Automated Review of Electronic Health Records to Assess Quality of Care for Outpatients with Heart Failure

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Abstract

Background:

Electronic health records (EHRs) may be used to assess quality of care.

Objective:

To evaluate the accuracy of automated review of EHR data to measure quality of care for outpatients with heart failure.

Design:

Observational study of quality of care for heart failure comparing automated review of EHR data with automated review followed by manual review of electronic notes for patients with apparent quality deficits (hybrid review).

Setting:

An academic general internal medicine clinic with several years' experience using a commercial EHR.

Patients:

517 adults with a qualifying International Classification of Diseases, Ninth Revision, diagnosis of heart failure in their EHR data and 2 or more clinic visits over the past 18 months.

Measurements:

Left ventricular ejection fraction (LVEF), prescription of a β-blocker and an angiotensin-converting enzyme (ACE) inhibitor or angiotensin-receptor blocker (ARB) for patients with left ventricular systolic dysfunction (LVEF <0.40) and prescription of warfarin for patients with comorbid atrial fibrillation.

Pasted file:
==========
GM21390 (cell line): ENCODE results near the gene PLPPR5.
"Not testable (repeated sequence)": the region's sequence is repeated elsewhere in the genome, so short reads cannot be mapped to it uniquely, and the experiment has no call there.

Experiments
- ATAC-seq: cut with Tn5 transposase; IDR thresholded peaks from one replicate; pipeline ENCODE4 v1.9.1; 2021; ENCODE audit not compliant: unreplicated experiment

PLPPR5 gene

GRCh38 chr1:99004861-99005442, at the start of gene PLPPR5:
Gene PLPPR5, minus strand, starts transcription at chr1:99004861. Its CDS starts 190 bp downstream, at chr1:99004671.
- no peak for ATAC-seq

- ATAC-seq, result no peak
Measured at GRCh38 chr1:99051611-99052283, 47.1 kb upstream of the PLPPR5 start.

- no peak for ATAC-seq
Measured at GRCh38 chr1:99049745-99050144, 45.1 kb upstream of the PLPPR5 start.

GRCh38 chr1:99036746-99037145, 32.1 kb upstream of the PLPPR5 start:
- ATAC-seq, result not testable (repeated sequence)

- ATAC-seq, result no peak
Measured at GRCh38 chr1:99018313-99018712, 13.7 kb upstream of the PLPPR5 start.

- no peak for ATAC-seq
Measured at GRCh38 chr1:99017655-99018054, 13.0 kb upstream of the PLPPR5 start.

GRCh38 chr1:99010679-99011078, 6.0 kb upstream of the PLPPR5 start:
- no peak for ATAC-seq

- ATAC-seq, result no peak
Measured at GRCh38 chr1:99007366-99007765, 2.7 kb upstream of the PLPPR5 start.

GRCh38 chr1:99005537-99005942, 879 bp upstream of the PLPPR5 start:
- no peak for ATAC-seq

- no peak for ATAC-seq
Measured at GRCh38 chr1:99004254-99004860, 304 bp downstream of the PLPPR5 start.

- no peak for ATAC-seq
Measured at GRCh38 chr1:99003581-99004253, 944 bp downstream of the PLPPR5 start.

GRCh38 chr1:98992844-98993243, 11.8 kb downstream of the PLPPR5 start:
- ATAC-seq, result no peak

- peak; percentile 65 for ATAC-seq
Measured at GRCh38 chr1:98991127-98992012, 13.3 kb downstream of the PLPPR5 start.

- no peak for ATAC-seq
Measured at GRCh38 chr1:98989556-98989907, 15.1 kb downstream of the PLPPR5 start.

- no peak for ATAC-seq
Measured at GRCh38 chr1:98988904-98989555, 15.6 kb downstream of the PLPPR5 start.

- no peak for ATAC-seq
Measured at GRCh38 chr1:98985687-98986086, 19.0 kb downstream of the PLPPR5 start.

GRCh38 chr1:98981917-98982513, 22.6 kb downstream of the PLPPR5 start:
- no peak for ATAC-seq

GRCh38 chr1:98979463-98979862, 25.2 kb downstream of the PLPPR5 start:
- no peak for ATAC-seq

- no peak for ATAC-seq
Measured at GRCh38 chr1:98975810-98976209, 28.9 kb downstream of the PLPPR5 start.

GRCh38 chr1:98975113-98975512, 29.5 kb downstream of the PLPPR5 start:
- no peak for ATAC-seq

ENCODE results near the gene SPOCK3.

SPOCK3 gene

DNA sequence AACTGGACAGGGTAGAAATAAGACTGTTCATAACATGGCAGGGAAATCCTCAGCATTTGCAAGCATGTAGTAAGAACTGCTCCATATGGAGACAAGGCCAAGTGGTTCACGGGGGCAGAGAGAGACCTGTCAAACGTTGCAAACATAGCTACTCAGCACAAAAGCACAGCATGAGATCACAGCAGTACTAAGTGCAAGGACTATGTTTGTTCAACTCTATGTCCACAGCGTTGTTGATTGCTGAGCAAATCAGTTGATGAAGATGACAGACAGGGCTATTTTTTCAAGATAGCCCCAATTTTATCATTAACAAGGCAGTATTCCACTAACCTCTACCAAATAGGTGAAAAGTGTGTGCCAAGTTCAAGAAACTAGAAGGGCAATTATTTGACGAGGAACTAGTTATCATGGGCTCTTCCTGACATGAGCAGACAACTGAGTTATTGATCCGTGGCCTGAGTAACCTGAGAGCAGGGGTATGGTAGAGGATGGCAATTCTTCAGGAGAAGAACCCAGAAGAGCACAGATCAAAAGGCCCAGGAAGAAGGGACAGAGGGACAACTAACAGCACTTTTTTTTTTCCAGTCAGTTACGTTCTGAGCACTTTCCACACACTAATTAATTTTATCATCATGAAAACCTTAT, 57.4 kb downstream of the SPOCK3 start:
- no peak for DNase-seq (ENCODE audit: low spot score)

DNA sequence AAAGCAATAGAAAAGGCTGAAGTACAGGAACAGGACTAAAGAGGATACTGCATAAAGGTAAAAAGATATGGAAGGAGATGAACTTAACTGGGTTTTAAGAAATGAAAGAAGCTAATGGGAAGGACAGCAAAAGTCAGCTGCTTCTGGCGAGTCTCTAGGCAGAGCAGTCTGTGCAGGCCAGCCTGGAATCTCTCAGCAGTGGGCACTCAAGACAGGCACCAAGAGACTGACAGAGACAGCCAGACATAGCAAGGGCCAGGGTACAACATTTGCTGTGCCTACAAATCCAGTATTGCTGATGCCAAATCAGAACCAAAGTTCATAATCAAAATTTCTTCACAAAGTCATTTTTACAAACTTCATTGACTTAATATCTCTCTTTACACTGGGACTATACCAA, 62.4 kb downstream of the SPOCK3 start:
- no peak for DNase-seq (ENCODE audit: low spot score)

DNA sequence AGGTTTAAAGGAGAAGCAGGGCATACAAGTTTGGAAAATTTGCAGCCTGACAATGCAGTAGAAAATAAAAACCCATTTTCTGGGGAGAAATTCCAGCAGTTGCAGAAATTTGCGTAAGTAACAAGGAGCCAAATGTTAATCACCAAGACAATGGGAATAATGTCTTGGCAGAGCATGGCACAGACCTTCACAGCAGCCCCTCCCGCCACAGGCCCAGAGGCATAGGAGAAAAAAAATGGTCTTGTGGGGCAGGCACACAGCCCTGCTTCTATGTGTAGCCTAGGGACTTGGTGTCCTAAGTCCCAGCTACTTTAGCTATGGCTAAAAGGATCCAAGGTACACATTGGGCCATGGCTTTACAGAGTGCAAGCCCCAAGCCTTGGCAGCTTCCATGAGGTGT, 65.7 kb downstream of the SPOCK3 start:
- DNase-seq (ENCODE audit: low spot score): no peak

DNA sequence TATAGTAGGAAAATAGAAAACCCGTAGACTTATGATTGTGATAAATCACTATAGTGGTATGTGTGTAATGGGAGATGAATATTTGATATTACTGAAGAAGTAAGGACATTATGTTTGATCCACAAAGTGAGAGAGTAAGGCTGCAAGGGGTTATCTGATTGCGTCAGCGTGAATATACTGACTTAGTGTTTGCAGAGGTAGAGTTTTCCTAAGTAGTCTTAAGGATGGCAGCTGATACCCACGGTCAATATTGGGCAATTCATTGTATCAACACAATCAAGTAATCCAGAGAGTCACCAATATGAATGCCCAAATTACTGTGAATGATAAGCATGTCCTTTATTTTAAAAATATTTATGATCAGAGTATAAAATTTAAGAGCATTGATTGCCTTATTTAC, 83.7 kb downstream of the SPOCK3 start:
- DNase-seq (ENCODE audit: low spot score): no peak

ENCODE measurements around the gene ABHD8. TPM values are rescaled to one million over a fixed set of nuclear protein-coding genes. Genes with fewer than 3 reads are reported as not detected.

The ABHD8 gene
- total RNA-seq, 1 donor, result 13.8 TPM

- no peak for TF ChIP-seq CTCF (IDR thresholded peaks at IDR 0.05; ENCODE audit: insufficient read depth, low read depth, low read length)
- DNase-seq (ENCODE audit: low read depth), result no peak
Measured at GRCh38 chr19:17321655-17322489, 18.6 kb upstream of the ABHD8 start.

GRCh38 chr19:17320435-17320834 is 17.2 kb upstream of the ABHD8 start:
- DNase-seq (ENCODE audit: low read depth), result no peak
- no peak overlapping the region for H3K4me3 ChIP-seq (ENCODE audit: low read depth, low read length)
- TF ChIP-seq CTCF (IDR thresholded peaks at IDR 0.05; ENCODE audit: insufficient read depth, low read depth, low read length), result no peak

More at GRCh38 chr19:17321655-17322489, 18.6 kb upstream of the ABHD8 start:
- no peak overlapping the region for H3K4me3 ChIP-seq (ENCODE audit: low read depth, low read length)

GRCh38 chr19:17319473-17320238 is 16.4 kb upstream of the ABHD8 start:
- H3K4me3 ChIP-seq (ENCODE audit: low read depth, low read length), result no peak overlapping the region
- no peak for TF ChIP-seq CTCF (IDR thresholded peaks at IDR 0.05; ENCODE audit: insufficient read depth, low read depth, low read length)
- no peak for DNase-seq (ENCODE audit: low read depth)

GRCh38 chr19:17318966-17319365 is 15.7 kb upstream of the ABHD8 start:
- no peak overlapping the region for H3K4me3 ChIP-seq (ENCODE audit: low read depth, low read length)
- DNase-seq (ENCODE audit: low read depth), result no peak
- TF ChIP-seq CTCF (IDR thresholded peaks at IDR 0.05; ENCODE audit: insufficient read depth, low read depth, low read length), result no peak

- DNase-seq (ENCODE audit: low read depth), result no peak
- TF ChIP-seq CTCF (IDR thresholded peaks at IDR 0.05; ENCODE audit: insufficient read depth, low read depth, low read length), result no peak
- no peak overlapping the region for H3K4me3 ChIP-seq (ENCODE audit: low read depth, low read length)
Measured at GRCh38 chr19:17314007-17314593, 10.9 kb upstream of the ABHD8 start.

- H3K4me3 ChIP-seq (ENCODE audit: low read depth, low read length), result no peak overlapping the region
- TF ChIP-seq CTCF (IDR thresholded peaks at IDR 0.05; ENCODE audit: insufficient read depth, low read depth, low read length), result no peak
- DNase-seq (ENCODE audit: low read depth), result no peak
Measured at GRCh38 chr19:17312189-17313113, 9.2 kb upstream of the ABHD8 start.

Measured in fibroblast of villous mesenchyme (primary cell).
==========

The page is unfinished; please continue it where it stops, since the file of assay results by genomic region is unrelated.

Results:

Performance based on automated review of EHR data was similar to that based on hybrid review for assessing LVEF measurement (94.6% vs. 97.3%), prescription of β-blockers (90.9% vs. 92.8%), and prescription of ACE inhibitors or ARBs (93.9% vs. 98.7%). However, performance based on automated review was lower than that based on hybrid review for prescription of warfarin for atrial fibrillation (70.4% vs. 93.6%), primarily because automated review did not detect documentation of accepted reasons for not prescribing warfarin.

Limitations:

The findings may not be applicable to other practices and other EHRs. The authors used EHR data to identify eligible patients, so the study may have excluded some patients with heart failure. Patient charts were manually reviewed only if a provider appeared to fail a quality measure on automated review and did not determine the sensitivity and specificity of automated review according to standard definitions.

Conclusions:

Automated review of EHR data to measure the quality of care of outpatients with heart failure missed many exclusion criteria for medications documented only in providers' notes. As a result, it sometimes underestimated performance on medication-based quality measures.

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